Warning – There is More to Choosing a Builder than Price Alone!

A good builder, experienced in their field of construction, will price the job accurately, fairly and transparently with an agreed margin. 

Any price, but particularly a low price should be challenged or reviewed in detail to ensure:


  1. a) They have included everything you want to be included – we are talking detail here not just provisional costings.
  2. b) you are comparing apples with apples.
  3. c) they have priced diligently and not just thrown a square metre rate at it.
  4. d) they have proven experience in the specific field of construction, so know what they are doing, and the specific requirements, as they can differ significantly.


The risks of under-pricing are not just to the builder, they are in fact huge for the homeowner.

In order to recoup, or save money what might happen? 

  • The builder skips on quality to get the job done quicker;
  • little things are missed;
  • the chance of defects increases, and;
  • the finishing may be rushed;
  • materials may be swapped with cheaper alternatives – you may not be getting what you thought and it may not be evident until something happens.
  • materials priced may not be suitable for the specific construction requirements, i.e certain fixings, R ratings or airtightness membranes.
  • Inexperienced labour or subcontractors, not trained in your specific field of construction, are used as they are cheaper.
  • They may try to recoup costs through variations.


Here are some other questions to consider:

  • What experience do they have in your specific construction type?
  • How do variations work if nothing has been priced/quoted in detail?  Are you getting a fair deal?
  • Do they have a transparent variation process where you agree to any changes to your contract in writing?  Have they disclosed their margin on variations?
  • What about quality control?  What is acceptable and what is not, and who is the judge?  Will your builder come back and rectify?
  • How will we communicate, how regularly and with what triggers?


If you want to ensure you get a good honest builder and the quality home you are investing in then you need to do your research, ask questions and ensure your contract is detailed and inclusive of everything you intend to put into your house.


Here are some simple tips for starters:

1)      Look for specialist builders who build the sort of home you want.

For example, find out what the builders you are looking into have done before, and how well they have done it?  Ask questions.  Have they completed the sort of build you are looking to undertake and how much experience do they have in it?  Experience and knowledge, alongside honesty, will provide you a much better picture of the costs, potential money pits and alternative solutions to potential issues.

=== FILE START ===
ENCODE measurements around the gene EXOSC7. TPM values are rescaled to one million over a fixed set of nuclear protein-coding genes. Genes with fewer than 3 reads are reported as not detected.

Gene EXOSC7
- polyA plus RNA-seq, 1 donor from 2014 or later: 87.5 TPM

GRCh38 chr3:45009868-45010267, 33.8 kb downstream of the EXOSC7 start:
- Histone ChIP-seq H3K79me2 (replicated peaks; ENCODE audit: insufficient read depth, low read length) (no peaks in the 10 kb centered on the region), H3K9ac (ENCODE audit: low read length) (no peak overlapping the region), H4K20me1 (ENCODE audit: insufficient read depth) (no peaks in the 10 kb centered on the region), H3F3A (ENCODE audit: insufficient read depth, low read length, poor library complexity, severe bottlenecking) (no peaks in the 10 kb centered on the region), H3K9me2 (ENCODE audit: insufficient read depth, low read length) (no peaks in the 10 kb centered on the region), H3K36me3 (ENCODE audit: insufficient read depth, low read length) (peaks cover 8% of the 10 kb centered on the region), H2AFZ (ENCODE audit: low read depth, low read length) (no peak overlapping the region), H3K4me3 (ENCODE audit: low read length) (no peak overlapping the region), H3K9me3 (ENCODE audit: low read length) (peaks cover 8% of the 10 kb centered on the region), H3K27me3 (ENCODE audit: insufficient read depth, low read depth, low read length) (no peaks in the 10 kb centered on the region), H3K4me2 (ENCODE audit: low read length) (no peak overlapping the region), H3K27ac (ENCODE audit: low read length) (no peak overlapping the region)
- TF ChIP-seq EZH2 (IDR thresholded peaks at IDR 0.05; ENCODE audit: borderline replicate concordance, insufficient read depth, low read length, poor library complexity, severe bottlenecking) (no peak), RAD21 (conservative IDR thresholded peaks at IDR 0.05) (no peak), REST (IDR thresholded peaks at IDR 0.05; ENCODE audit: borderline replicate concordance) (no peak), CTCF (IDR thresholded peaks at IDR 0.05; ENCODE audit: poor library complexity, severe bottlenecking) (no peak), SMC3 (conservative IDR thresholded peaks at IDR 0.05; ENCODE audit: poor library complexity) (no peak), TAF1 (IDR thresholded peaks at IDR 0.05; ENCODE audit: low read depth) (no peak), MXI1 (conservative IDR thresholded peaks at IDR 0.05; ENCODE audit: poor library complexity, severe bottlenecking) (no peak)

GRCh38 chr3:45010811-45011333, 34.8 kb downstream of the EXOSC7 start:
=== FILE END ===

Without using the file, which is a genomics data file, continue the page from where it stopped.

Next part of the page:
Companies experienced AND successful in your type of build know exactly what to expect in the build. Importantly, their trades are also experienced in an area of construction so the job will encounter fewer delays.  So, from an architectural hill side build, an energy efficient home, to a renovation – always question their experience in that field of work.

2) Look for builders with a good website showcasing their work and what they specialise in.

Do they look like the team you would like to work with?  Does their portfolio reflect what they say they have a lot of experience in?

3) Testimonials – These are so important!  

Ask your builder if you could speak to previous clients?  See their previous work?  It can be compared to taking on an employee without doing the correct reference checks…. the risks of getting someone who cannot do the job or whose values /respect are not the same as the team is huge!

Don’t just look at their recent builds, ask to see some of their older work?  Has it stood the test of time?

4) Ask them about their building process and ask to see a job in progress.

Ask questions like…“Can I see the schedule for that job?” 


How do they communicate with their clients and sub-trades?  How do they store and find the up to date records or communications? How are things tracked?  How do they ensure things are not missed?

Without processes and systems, things get missed or miscommunication takes place.

Ultimately Its time and money well spent to ensure the job is done right and stress-free.  A builder who invests in improving the business is a builder who wants to ensure your job is done well and you are happy with the result.


5) The option to fix as many costs as possible.


Whilst provisional costings may be used to price a job quickly, the more PC sums the higher the chance of the project budget spiralling.  

Before a contract is signed, work with your builder to select specific items and fix as many as possible within the contract (i.e. appliances, bathroom hardware, flooring etc).  The builder is then obliged to supply those listed items as part of the contract and the contract price.  Where no decisions have been made, PC sums may be based on a much cheaper item than you wanted, and you then pay the difference on that item plus agreed margin.  You can see how costs can escalate.

Also, check that, where variations can be made, that the agreed margin on variations is reasonable, as this may not be the case with some companies.  If the builder is not happy to fix costs you need to find out why!  Surely, fixing as many items as possible also enables a more efficient build process?


To find out the other questions you must ask a builder before signing a building contract, download our free guide here which lists critical questions to ask.